"Kadon, Russia" #general


Ada Green
 

In answer to Tom Smith's <tmsmith2@...> 2 postings of the past
few days, I echo the opinion of Kedainiai researchers Harvey Kaplan,
Ben-Tsion Klibansky, and others, that "Kadon, Russia" is Kedainiai,
Lithuania. You can find surnames SMITH and BLOCK in the All Lithuania
Database as SHMID and BLOKH >from Kedainiai.

Tom also wrote:

However, as Lithuania was being written on the 1930 US Census forms that
showed Russia in 1920, I naturally assumed that it would be used on death
certificates as well by 1936. The form clearly shows Kadon, not Kadom or
Radon, and Russia, not Lithuania. [snip]
Does anyone have knowledge as to what was common practice in Chicago at
this time?
As is the case with any genealogical records, vital records or otherwise,
there is no set standard. In front of me I have 6 Chicago death records
for 2 of my grandfather's siblings, 2 of his first cousins, and 2 of his
brothers-in-law. Four of these people were born in Seta (Shatt), Lithuania
(11.1 miles >from Kedainiai), but the birthplace on their Chicago death
record is listed respectively as "Satte, Russia," "Kovno,
Lithuania", "Kovno, Russia" and "unknown, Russia." The birthplace of my
grandfather's first cousins, Benjamin LEVINSON and Esther LEVINSON WITTE is
listed respectively as "Kovna, Russia" and "Kaban, Russia" (presumably
meaning Kedainiai, Lithuania, since that was their last place of residence
before immigrating to America as per US passenger ship records). In truth
though, Esther and Benjamin's parents and siblings do not appear in
Lithuanian archival lists for Kedainiai or Kaunas (Kovno), but rather in
the 1874 and 1887 Krakes family lists (Krakes is 12.2 miles >from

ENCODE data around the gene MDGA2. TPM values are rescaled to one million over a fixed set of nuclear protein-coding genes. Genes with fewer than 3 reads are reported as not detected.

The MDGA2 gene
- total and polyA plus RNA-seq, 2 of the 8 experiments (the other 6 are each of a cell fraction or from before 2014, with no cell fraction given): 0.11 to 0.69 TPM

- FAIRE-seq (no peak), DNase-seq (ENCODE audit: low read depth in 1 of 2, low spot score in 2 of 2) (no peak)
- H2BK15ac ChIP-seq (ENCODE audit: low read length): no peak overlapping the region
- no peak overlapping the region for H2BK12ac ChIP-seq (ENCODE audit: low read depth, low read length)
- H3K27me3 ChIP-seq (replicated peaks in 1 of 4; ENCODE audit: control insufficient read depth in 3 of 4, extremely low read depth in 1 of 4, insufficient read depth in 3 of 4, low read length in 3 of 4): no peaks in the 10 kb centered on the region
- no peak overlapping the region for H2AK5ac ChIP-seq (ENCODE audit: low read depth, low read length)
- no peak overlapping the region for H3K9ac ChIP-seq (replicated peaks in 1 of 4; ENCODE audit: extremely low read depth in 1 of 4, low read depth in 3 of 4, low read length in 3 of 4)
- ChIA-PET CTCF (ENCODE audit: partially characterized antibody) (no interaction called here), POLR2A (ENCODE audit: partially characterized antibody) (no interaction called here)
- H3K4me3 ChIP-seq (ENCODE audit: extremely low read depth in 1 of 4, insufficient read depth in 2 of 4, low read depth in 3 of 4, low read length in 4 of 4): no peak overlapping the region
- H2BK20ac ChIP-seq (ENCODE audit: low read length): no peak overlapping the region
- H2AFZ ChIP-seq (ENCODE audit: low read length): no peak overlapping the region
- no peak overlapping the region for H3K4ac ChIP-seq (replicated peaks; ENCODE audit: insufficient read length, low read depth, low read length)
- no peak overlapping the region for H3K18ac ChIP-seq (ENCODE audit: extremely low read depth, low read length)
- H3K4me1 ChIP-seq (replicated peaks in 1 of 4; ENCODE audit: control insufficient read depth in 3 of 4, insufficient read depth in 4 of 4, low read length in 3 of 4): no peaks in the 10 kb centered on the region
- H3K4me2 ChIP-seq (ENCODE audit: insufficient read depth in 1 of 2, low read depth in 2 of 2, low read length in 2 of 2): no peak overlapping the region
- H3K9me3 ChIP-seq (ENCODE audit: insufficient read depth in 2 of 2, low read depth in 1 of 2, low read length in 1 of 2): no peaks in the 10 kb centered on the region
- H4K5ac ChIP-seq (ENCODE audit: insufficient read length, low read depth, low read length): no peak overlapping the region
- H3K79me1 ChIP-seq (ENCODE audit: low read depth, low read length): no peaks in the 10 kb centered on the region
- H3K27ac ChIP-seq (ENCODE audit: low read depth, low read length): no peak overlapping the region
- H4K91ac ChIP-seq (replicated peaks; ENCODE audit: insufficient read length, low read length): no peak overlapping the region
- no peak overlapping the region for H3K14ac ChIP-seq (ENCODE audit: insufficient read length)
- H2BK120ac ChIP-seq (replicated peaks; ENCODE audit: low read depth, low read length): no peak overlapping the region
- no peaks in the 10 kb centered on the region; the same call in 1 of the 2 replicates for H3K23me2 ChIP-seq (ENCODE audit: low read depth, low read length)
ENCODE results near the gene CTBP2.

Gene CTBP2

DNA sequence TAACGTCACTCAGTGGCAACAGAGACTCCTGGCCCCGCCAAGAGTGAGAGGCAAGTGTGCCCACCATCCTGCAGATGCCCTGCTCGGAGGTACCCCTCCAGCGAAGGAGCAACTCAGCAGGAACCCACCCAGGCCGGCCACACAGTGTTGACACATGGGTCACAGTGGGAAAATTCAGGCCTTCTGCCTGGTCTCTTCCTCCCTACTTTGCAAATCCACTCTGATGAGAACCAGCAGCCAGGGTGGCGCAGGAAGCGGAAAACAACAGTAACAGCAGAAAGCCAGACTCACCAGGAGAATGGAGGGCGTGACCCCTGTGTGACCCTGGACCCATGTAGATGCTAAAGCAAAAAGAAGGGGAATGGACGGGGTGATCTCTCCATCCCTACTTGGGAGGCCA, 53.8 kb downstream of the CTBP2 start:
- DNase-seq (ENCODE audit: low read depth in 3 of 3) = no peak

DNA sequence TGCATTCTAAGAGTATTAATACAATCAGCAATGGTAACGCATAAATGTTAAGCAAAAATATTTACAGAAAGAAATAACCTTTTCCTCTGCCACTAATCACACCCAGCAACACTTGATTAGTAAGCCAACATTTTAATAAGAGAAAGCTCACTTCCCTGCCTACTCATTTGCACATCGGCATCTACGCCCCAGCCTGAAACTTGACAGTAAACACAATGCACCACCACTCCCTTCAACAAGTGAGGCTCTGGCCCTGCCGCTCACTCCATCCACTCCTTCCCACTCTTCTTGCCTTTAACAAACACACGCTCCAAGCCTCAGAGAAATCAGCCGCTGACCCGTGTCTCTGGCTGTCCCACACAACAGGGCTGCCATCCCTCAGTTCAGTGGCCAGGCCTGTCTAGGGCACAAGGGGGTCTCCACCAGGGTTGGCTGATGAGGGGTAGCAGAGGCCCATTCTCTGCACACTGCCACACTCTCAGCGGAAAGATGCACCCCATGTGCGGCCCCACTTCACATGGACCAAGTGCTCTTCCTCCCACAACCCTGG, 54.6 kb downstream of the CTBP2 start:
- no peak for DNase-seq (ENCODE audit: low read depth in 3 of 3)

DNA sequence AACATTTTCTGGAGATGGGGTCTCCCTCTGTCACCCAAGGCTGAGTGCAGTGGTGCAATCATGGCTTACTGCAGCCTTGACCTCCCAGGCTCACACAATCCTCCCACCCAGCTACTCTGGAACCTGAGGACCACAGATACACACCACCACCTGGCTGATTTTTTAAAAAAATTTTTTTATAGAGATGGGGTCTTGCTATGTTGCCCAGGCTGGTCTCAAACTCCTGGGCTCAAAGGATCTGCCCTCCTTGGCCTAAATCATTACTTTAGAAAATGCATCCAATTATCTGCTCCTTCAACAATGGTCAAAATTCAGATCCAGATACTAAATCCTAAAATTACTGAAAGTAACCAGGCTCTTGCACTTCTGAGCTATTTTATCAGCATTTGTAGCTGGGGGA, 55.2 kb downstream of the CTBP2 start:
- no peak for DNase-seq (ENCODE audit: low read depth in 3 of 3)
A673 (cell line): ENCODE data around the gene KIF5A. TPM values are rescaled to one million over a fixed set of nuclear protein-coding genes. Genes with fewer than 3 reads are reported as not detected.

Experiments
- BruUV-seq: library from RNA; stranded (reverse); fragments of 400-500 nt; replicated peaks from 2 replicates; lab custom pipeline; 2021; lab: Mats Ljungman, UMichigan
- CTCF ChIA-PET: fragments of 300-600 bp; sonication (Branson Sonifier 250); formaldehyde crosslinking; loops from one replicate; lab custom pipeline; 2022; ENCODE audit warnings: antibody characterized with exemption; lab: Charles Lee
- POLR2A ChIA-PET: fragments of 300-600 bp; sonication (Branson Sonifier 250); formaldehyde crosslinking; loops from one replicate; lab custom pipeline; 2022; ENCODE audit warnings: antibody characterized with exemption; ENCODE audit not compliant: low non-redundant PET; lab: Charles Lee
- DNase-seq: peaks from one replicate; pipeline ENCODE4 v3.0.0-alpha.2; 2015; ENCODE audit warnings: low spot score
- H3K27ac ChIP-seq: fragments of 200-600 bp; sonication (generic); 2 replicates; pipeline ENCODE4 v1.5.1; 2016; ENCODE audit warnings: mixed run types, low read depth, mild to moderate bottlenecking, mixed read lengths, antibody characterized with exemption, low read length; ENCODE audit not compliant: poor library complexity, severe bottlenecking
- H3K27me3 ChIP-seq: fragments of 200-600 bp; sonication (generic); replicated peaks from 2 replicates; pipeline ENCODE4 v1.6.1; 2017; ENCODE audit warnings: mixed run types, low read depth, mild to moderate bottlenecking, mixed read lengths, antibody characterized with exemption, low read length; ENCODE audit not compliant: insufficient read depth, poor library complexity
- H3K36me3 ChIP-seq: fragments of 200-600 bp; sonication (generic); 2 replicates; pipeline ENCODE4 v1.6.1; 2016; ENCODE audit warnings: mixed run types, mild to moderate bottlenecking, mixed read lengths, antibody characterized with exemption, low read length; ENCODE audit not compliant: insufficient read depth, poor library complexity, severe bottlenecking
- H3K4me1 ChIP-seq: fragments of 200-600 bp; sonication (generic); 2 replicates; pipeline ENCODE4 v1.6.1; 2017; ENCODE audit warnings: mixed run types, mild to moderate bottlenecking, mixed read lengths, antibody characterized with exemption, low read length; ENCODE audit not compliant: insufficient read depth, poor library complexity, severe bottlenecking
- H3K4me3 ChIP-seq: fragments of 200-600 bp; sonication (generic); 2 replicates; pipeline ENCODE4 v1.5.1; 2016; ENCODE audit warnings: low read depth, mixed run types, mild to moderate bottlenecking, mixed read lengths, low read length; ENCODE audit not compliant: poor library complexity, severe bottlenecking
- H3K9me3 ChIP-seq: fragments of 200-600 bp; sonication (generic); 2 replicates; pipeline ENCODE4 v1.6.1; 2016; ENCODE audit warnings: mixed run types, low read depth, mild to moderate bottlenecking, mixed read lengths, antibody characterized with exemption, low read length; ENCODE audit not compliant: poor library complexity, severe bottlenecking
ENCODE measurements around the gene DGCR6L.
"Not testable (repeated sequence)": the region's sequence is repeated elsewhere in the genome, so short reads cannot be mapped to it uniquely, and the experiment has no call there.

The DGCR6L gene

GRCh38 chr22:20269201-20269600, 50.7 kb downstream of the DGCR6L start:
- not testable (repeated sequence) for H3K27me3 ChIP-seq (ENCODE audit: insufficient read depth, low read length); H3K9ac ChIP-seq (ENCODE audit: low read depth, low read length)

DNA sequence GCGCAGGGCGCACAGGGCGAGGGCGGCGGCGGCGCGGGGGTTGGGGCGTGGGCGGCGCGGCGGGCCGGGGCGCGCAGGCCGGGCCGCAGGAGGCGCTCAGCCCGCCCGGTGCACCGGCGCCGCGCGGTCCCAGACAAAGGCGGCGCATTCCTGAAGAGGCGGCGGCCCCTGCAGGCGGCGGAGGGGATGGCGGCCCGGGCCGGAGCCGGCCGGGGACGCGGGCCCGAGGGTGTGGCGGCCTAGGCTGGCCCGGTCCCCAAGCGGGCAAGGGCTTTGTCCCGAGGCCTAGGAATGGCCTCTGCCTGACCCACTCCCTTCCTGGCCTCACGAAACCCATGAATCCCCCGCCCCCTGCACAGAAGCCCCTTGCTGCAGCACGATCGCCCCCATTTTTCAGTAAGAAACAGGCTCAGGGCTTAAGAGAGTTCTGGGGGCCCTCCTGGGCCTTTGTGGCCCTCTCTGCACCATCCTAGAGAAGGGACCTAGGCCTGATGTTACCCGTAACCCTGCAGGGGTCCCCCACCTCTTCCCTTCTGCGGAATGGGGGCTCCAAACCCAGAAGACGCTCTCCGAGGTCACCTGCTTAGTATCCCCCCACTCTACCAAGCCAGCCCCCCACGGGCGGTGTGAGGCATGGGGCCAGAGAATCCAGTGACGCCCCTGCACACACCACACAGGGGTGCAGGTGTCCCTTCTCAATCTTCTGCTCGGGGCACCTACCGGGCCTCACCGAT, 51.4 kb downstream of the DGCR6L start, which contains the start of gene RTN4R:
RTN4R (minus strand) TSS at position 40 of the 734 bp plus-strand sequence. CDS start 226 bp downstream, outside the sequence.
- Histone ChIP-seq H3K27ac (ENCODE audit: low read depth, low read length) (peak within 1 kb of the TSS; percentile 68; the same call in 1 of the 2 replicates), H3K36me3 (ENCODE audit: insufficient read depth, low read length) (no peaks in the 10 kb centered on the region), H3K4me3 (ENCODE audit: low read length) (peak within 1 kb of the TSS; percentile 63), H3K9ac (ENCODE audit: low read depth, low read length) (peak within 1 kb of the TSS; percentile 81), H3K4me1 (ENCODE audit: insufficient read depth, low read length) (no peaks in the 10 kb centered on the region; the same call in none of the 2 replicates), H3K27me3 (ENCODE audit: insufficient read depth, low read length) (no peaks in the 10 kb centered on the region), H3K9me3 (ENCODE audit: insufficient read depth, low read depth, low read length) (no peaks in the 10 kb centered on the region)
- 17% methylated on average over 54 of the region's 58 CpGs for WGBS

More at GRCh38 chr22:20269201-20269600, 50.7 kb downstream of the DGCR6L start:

Kedainiai). To further complicate matters, to date no archival birth
records have been found for them under either the Kedainiai or Krakes
Jewish communities.

In addition to the fact that there is no set standard for the spelling of
"Russian" shtetl names on US death records, another conclusion we can draw
from my 6 Chicago death records is that a person could have been born in a
shtetl, but their US death certificate lists the nearest large city, in
this case, Kovno. As a corollary, a person may not have necessarily been
born in the place for which they are listed. Keep in mind that the
birthplace information on a death record was provided by someone other than
the deceased. Actual birth records are the only true source of a person's
nativity, whether it's Lithuania or anywhere else.

In his previous message Tom wrote:

> He married my grandmother in Chicago, and she was >from Vendzigola near
> Kovno, Lithuania.

The mother of the aforementioned LEVINSON's was Hende (Ginda) LANGMAN
LEVINSON, who was a sister of my great grandmother, Malka LANGMAN
GREENBLATT. Both were born in Vandziogala, Lithuania (as was their
father, gf, and ggf) and both had offspring who settled in Chicago. Tom --
might you and I somehow be related?

Ada Green
adagreen@...

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